- Sep 2, 2008
IFPRI Receives $2.5 Million Grant from the Bill & Melinda Gates Foundation to Support the World’s Leading Database on Agricultural Science and Technology
Washington, DC—The International Food Policy Research Institute (IFPRI) today announced it received a $2.5 million grant from the Bill & Melinda Gates Foundation to expand and update the Agricultural Science and Technology Indicators (ASTI) database on investment and human capacity trends in agricultural research and development (R&D). The database will focus on Sub-Saharan Africa and South Asia, where poverty and malnutrition are most acute.
- Aug 13, 2008
Workshop Presents New Findings on Why Some Households in Rural Bangladesh Stay Poor, While Others Move Out of Poverty
Dhaka—Bangladesh’s high economic growth during the last decade has resulted in significant reductions in poverty. However, 36 million people—about one quarter of the country’s population—still face acute poverty and hunger.Contact Information:
- Md. Aminul Islam Khandaker, 01711976625
- Md. Aminul Islam Khandaker, 01711976625
- Aug 11, 2008
Conference Highlights Challenges, Strategies facing Women in Agriculture in Region
New Delhi—While women comprise nearly 40 percent of South Asia’s agricultural workforce, their low social status limits them from fully reaping the benefits of their efforts.
- Jun 5, 2008
The UN food summit closes with a strong statement on agriculture, but fails to adequately address trade, biofuels, safety nets, and implementation
- Jun 2, 2008
The Rome food summit is a positive step; now world leaders need to follow through on their commitments
By Joachim von Braun, Director General, International Food Policy Research Institute (IFPRI)
World leaders will gather today in Rome for the “Conference on World Food Security: Challenges of Climate Change and Bioenergy. As they offer solutions to the crisis of rising food prices, they deserve praise for recognizing the need to act decisively to prevent large-scale increases in hunger.
- May 15, 2008
Investments in agriculture, improved bio-energy and trade policies, and programs that target vulnerable people would reduce the threat of hunger
By Joachim von Braun
Director General, International Food Policy Research Institute
The world’s poorest people will be hardest hit by the global rise in food prices. Poor people in developing countries typically spend more than half of their overall budget on food. For the 160 million people worldwide who survive on less than fifty cents a days, food price inflation can spell disaster.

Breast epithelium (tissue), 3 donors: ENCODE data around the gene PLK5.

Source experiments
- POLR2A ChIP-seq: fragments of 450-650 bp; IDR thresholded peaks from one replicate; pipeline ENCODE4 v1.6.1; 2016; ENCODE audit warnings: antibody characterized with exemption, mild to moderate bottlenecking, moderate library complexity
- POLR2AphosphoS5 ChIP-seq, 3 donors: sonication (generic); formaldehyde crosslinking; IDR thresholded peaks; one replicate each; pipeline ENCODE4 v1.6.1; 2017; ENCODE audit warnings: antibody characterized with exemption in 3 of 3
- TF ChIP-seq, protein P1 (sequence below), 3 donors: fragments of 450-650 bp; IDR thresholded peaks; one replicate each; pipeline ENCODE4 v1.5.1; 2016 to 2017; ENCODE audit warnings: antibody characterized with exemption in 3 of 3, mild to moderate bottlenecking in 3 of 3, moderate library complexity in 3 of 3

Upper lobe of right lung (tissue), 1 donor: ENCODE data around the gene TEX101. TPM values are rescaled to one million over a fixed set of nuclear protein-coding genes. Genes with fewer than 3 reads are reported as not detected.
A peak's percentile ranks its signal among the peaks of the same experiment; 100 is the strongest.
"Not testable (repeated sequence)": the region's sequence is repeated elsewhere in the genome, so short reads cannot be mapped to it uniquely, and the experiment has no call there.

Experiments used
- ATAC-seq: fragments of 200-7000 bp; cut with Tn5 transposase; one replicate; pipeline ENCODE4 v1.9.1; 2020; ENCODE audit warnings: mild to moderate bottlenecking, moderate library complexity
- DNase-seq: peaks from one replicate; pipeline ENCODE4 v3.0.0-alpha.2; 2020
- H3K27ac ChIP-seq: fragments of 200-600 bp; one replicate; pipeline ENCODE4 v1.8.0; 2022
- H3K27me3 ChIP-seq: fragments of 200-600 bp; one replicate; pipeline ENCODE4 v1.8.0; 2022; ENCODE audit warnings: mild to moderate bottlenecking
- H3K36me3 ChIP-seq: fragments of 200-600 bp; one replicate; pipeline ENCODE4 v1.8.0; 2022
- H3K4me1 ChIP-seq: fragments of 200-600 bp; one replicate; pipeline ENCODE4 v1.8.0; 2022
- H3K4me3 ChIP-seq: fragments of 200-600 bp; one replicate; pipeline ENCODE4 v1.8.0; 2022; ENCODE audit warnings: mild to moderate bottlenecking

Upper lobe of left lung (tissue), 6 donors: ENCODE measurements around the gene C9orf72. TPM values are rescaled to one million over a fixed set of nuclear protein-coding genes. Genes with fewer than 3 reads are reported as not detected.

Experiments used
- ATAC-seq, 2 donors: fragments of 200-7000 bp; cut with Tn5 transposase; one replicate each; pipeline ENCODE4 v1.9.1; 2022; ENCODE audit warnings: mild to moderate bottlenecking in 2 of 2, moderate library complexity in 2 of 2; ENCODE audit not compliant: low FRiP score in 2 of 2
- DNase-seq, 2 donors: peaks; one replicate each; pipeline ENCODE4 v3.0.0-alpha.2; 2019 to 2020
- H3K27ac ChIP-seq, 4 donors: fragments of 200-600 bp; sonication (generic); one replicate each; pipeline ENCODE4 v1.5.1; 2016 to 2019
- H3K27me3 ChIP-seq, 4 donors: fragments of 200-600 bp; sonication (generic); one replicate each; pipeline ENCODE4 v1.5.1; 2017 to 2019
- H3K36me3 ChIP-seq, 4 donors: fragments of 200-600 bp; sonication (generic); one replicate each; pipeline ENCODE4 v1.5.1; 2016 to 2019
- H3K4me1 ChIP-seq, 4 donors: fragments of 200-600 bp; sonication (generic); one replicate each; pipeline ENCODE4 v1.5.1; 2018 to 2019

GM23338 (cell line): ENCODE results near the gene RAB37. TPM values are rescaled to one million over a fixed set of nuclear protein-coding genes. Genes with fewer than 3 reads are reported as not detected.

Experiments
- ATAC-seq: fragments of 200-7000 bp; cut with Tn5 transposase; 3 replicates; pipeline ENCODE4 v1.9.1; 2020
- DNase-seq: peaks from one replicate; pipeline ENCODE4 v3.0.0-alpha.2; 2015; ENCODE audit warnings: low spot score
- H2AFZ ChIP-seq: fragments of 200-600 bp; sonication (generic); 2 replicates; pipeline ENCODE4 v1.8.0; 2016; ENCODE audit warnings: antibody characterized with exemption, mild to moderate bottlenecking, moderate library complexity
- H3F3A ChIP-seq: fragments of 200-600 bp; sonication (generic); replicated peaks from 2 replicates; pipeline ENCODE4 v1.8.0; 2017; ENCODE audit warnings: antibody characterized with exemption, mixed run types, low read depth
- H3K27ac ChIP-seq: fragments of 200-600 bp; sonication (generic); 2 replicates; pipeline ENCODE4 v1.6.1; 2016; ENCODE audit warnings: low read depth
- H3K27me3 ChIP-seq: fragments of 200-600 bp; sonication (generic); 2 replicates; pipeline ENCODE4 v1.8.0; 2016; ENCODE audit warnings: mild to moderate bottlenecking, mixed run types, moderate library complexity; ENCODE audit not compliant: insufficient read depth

- Apr 13, 2008
Addis Ababa—Ethiopia opens a commodity exchange this week, the first of its kind in Africa. The exchange will trade in six commodities: coffee, sesame, haricot beans, teff, wheat and maize.
- Apr 6, 2008
International Conference to Discuss New Technologies, Innovations, and Knowledge to Improve Agriculture and Livelihoods
Addis Ababa—Close to 200 policymakers, researchers, and representatives from the private sector, farmers’ organizations, and other civil society groups are gathering for an international conference to discuss exciting technological, institutional, and organizational innovations that are transforming agriculture, reducing poverty and hunger, and improving people’s lives.
- Feb 14, 2008
Study Shows Acting Early Is Key to Combating Child Malnutrition
Washington, DC—Preventing infants and young children from becoming undernourished is much more effective than treating children who are already moderately malnourished, according to a study published in the February 16 issue of The Lancet, a leading medical journal. The study in Haiti found that child stunting, underweight, and wasting (indicators of malnutrition) were 4, 6, and 4 percentage points lower, respectively, among poor communities participating in preventative programs than recuperative ones.
- Jan 27, 2008
Study First to Show Improving Nutrition in Early Childhood Leads to Significantly Higher Incomes in Adulthood
Washington, DC—Feeding very young children a high-energy, high-protein supplement leads to increased economic productivity in adulthood, especially for men, according to a study published in the current issue of The Lancet, a leading medical journal.
Boys who received the supplement, known as atole, in the first two years of life earned on average 46 percent higher wages as adults, while boys who received atole in their first three years earned 37 percent higher wages on average. Those who first received the supplement after age three did not gain any economic benefits as adults.